In the wake of recent tough economic times, many people who have been retrenched or forced to close their businesses have turned to the Internet to start a new business. Many business owners who have survived these challenges have turned to the Internet as a way to reduce operating costs. Whatever the case may be, many of those people do not realise that the laws of the paper-based world also apply in the online environment. This article highlights some of the more relevant laws that apply when doing business online and the importance of ensuring full legal compliance.
There are many laws, which apply when doing business online, including:
- trade practices law;
- privacy law;
- spam law;
- copyright law; and
- trade marks law.
Trade practices law
The object of trade practices law is to promote competition and fair trading and provide for consumer protection. The most common breaches of trade practices laws relate to businesses engaging in conduct that it capable of misleading or deceiving consumers.
If you are operating a website, users of your website have a right to know:
- what information is being collected about them;
- how that information will be used;
- to whom that information will be disclosed to and under what circumstances; and
- how to access and verify the accuracy of that information.
The term spam refers to unsolicited commercial electronic messages. Australian law provides that a person must not send (or cause to be sent) a commercial electronic message without the consent of a recipient. Consent may be express or inferred and is often central to disputes involving allegations of spamming.
A copyright infringement takes place where a person substantially reproduces another persons work, which is subject to copyright. In the online environment, this often relates to the reproduction of text, images, video and sound recordings.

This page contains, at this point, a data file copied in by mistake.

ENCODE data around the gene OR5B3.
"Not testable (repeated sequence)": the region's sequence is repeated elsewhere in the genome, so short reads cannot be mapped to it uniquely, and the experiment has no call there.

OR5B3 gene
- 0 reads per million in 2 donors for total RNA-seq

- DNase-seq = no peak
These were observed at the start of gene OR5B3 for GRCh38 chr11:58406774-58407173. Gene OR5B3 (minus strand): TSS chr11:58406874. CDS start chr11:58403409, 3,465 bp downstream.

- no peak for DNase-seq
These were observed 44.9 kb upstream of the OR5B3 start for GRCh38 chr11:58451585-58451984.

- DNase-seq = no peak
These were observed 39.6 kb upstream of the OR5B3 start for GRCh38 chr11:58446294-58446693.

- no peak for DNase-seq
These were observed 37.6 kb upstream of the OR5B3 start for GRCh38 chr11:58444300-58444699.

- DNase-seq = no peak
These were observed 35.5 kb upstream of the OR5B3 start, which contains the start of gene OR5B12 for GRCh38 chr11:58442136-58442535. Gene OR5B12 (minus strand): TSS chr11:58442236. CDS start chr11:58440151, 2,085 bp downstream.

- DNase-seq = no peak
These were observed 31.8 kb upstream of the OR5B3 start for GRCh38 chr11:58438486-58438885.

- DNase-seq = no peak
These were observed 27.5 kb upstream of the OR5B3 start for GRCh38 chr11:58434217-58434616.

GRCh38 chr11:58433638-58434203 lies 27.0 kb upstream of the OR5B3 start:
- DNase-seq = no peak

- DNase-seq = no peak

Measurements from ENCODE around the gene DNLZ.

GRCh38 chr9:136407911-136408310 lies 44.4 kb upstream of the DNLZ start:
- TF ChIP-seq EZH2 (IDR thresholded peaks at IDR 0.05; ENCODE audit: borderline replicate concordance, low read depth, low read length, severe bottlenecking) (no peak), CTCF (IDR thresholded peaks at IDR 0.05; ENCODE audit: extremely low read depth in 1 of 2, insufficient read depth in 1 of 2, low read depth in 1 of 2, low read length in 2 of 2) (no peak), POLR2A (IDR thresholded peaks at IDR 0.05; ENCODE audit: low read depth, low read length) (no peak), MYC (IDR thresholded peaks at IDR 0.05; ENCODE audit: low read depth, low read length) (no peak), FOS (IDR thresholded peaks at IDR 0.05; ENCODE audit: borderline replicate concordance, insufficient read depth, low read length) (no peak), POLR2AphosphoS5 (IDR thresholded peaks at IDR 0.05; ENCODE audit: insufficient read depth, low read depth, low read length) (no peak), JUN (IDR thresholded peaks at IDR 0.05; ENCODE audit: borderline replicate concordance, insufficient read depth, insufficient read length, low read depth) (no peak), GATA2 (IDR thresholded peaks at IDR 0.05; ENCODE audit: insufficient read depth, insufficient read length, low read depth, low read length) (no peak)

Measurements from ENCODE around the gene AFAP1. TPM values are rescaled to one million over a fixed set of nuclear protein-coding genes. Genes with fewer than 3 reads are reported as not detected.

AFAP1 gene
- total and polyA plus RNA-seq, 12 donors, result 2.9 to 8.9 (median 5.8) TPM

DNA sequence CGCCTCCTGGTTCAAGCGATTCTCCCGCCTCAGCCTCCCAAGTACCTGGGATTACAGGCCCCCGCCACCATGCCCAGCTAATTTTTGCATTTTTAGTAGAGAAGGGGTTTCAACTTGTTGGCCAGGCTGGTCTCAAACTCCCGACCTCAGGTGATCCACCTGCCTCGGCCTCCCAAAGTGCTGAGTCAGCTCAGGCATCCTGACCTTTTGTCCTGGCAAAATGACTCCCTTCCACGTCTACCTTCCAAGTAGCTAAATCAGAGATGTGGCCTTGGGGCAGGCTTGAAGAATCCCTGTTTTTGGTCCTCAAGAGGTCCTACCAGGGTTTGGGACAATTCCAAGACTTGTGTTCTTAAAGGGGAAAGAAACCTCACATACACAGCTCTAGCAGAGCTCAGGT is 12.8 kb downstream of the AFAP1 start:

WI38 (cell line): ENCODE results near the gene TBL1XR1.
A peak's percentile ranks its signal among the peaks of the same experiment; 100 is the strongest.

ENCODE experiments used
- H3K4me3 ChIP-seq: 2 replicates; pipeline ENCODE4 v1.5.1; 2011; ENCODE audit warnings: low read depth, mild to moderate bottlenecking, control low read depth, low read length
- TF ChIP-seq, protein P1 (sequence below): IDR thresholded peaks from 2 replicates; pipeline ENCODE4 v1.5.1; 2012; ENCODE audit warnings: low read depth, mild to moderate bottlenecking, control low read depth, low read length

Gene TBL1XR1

Trade marks law
Trade mark infringement occurs where one trader uses the trade mark of another trader creating the likelihood of confusion in the market place. In the online environment, this often relates to the use of logos, brand names and under certain circumstances, domain names.
So, are you placing the future of your business at risk?
You may be placing the future of your business at risk if you:
- display text or images on your website, which you or an employee did not create;
- display trade marks owned by other parties;
- run competitions without the relevant licenses (if required);
- link to other websites;
- do not display important legal documents; or
- send electronic messages without recipient consent.
- your expectations with respect to the conduct of visitors to your website;
- intellectual property notices;
- legal disclaimers; and
- which laws will apply in the case of a dispute.
The benefits of displaying specifically drafted legal documents include the limitation of liability for damage or loss sustained by visitors to your website and the efficient resolution of any disputes arising from use of your website.
There is a real tendency for people to overlook legal issues when doing business online. This is mostly due to the absence of education relating to electronic commerce and the associated laws that apply. However, ignorance of the law is not a defence. You must ensure that you take steps to ensure that your online business practices do not contravene any laws, otherwise you may be subject to crippling financial penalties.
9 out of 10 websites are not legally compliant…is yours?